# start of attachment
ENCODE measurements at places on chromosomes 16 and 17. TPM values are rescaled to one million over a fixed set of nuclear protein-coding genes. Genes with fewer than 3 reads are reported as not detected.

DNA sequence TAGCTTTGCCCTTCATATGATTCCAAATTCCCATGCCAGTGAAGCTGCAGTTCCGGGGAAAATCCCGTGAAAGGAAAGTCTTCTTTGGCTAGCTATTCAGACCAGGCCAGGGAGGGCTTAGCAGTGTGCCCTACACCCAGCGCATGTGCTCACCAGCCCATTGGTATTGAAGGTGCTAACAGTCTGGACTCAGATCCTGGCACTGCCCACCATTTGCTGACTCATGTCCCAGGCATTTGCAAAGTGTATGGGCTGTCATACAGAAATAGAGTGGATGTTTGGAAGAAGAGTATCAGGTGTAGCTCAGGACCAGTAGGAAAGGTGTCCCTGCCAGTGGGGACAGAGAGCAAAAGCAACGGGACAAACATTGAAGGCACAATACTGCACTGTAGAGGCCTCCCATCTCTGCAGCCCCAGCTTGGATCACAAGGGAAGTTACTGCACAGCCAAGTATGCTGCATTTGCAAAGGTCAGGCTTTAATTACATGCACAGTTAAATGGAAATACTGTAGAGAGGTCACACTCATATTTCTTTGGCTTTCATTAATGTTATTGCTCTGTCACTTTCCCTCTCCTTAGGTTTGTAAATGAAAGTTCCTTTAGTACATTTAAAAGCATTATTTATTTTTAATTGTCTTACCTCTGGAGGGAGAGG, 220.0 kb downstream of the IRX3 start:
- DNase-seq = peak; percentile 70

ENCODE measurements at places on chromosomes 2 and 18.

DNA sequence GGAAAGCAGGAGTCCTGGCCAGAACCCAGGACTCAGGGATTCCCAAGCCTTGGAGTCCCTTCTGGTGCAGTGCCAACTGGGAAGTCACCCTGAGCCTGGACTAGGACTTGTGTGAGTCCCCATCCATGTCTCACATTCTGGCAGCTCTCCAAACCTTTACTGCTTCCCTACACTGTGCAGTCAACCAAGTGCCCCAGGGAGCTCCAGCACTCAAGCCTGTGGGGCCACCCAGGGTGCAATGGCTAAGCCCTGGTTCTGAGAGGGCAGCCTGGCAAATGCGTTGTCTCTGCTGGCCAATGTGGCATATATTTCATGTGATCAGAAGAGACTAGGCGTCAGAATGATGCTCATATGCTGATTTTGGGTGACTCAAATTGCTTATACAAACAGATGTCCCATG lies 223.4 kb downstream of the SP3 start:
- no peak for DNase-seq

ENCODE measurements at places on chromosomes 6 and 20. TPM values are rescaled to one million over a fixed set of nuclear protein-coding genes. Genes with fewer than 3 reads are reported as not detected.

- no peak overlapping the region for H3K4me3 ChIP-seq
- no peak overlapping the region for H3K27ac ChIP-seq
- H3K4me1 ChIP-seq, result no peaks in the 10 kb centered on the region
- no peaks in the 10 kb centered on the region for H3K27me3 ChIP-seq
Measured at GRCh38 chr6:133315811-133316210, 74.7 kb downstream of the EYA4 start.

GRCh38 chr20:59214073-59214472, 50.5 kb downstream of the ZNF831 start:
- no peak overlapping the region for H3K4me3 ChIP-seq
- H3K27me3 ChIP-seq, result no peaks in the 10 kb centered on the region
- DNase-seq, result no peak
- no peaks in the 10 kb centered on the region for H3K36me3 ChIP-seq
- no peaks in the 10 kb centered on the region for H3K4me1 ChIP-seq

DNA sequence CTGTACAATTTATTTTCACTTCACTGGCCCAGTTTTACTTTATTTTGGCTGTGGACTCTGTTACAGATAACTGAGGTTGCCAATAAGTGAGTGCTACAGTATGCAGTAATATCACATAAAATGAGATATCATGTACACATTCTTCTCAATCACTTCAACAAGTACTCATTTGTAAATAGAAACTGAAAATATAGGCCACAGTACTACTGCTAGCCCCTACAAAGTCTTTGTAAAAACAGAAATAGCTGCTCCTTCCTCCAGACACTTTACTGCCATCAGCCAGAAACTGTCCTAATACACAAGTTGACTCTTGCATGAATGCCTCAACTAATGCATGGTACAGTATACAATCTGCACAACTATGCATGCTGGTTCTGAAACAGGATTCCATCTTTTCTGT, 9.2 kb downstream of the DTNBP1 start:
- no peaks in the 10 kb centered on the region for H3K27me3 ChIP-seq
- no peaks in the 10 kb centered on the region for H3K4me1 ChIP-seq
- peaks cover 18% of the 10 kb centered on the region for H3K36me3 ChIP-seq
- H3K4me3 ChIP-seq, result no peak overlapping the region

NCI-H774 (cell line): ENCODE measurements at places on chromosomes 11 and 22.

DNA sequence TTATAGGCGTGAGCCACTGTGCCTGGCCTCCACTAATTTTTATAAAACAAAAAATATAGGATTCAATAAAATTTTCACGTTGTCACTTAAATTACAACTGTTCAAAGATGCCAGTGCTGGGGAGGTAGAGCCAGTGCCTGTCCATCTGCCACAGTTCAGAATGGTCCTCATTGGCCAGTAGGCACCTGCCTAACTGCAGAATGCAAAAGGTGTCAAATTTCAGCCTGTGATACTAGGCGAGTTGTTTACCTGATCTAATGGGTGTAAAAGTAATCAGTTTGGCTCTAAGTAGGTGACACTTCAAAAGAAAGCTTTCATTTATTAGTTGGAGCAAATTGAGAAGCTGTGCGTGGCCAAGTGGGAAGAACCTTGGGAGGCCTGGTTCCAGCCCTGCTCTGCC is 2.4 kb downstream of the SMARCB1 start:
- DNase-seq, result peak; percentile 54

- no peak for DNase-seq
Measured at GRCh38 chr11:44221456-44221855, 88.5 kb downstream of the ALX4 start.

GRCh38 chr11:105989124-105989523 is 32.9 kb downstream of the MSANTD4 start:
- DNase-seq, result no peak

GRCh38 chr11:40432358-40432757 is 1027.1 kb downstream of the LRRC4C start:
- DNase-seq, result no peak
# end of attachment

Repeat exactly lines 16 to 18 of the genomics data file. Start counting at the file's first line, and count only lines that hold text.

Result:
- DNase-seq, result no peak
- no peaks in the 10 kb centered on the region for H3K36me3 ChIP-seq
- no peaks in the 10 kb centered on the region for H3K4me1 ChIP-seq